In the midst of joint pain, or weight gain, or rage it can be so difficult to remain stable and focused. But, for me, those side-effects, in general, outweigh the alternatives and I know that Prednisone is just a temporary situation to hold me over until the some-day that I will be able to taper. With that being said, I feel as if it would be irresponsible of me to release this into the universe without saying this: follow the directions of your doctors. No matter how bad the side-effects are, going off of Prednisone without a taper (especially if you like me have been on it for months or years) can have serious consequences. For more information about the importance of using a taper read “Prednisone Withdrawal: Why Taper Down Slowly” from the Mayo Clinic.

Additional Reading

  1. Prednisone Frequently Asked Questions
  2. IBD Medication Guide- Corticosteroids 
  3. Fact Sheet- Corticosteroids 
  4. Crohn’s and Colitis Foundation- Corticosteroids 

If you have any great tips for managing Prednisone side-effects I would love to hear from you in the comments!

Splenda Might Cause Crohn’s Disease Inflammation

“Splenda might have pro-inflammatory implications only if consumers have susceptibility to CD, potentially aggravating the severity of symptoms and flare-ups, which would be in agreement with observations reported by IBD patients” –Alex Rodrigues-Palacios and colleagues

It is no secret that people with IBD manage complex and shifting diets depending on their personal symptoms and disease state. But, new evidence suggests that all patient’s who suffer from Crohn’s disease might want to consider avoiding Splenda. A recent press release from Case Western Reserve, says that a recent study by researchers found that “the artificial sweetener sucralose, known by the brand name Splenda, worsens gut inflammation in mice with Crohn’s disease, but had no substantive effect on those without the condition.” In other words, the mice with Crohn’s had worse inflammation after the consumption of Splenda while the mice without Crohn’s had no significant inflammatory changes.

Why Might Splenda Increase Inflammation?

The research found two reasons for the link between Splenda and increased inflammation in the mice with Crohn’s.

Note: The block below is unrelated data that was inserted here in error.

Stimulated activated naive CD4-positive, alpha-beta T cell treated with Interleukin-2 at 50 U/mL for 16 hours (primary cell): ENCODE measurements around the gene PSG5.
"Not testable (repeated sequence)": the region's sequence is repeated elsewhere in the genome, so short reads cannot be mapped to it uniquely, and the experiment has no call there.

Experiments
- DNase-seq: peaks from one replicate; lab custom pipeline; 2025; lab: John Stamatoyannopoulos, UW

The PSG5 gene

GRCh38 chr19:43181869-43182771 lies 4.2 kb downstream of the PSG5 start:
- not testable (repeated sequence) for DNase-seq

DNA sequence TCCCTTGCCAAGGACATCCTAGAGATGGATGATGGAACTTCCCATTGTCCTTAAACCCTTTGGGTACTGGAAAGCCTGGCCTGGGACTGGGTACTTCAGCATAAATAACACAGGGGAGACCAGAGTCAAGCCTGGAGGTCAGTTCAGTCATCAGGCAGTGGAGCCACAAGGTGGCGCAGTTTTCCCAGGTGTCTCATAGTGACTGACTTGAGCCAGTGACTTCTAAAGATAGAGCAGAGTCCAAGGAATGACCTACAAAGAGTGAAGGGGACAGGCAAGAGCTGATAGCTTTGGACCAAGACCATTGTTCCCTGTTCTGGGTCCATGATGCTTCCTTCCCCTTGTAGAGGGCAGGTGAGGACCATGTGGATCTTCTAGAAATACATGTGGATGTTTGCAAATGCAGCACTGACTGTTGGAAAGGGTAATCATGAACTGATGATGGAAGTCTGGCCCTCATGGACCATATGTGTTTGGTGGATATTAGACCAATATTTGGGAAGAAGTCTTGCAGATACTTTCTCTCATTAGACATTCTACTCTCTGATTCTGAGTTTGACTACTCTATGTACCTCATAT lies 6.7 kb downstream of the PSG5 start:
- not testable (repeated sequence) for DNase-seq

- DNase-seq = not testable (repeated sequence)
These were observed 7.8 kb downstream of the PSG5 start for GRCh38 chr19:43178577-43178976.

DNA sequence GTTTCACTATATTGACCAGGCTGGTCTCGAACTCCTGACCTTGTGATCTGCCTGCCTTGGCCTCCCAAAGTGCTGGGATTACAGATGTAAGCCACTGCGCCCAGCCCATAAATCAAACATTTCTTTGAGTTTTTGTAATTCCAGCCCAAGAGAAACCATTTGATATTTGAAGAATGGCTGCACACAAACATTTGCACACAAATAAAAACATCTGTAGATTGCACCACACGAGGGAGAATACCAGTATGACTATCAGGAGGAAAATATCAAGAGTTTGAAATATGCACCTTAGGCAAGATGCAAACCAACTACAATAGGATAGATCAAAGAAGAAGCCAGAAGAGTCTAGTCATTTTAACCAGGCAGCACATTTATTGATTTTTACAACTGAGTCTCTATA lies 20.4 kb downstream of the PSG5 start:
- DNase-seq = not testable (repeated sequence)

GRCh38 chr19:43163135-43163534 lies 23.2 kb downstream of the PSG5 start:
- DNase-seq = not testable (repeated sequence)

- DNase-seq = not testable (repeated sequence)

1. Splenda created increased growth of E. Coli which lead to increased bacterial penetration in them mice with Crohn’s disease.
  2. Splenda increased myeloperoxidase (an enzyme in white blood cells which kills microorganisms) activities in the mice with Crohn’s Disease.

What these two reasons together mean is that the E. Coli increased the myeloperoxidase activities as the mice’s bodies attempted to fight off the invasion. The pro-inflammatory disposition of people with Crohn’s disease resulted in the increased myeloperoxidase activity which resulted in inflammation and symptoms. As the study’s lead author Alex Rodrigues-Palacios, DVM, MSc, DVSc, Ph.D. notes “this study demonstrates that the sweetener induces changes in gut bacteria and gut wall immune cell reactivity, which could result in inflammation or disease flare-ups in susceptible people.”

Alternatives to Splenda

For patients with IBD natural sweeteners might be a safer alternative than Splenda. Healthline points out that Stevia, Erythritol, Xylitol, and Yacon Syrup are alternatives to Splenda and sugar. But, Erythritol, Xylitol, and Yacon Syrup can all cause digestive problems. Therefore, for patients with Crohn’s disease, colitis, and other gastrointestinal disorders the best bet might be Stevia or natural sweeteners such as honey, maple syrup, molasses, and coconut sugar.

The Study

You can Click on the link to access the full text of the study, The Artificial Sweetener Splenda Promotes Gut Proteobacteria, Dysbiosis, and Myeloperoxidase Reactivity in Crohn’s Disease–Like Ileitis

Further Reading

Research Brief- Stem Cell Therapy for Perianal Fistulas

Fistulas and Crohn’s

Fistulas are sores or ulcers which tunnel through the intestine and into surrounding tissue. For many Crohn’s patient’s fistulas occur around the anus or rectum, but, they can occur throughout the digestive system. In an interview with the Journal of Gastroenterology & Hepatology, Dr. Julian Panes reports that 40% of patients with Crohn’s disease will be affected by fistulas at some point during the course of their disease.

Fistula Symptoms

The symptoms of the fistula depend on its location. In cases of a perianal fistula, swelling and pain are common symptoms. For some patients with a fistula between the bladder and rectum, urinary tract infections can occur. In other cases, waste can leak from the anus or vagina or seep through the abdominal wall.

Traditional Medical Approaches to Treating Fistulas

Unfortunately, fistulas are both painful and difficult to treat. Traditionally, patients with fistulas take antibiotics or immunosuppressants. But, in over 90 percent of patients who are treated with antibiotics, the symptoms recur, and the limited research indicates that immunosuppressants only help 25% of patients. If a patient is not responding to medication, they are referred for a surgical consult. But, surgery can be complicated, and in the case of perianal fistulas, incontinence can be caused due to sphincter muscle involvement.

Stem Cells

Stem cells offer new hope to Crohn’s patients with perianal fistulas. A safer option than surgery, stem cell therapy has been recently approved by the European Commission to treat complex perianal fistulas. For the treatment of fistulas, Alofisel (an allogeneic stem cell therapy) is a huge step forward as it is delivered via injection to the walls of the fistula tract and does not require surgery while at the same time healing the fistula and making remission possible.

Additional Reading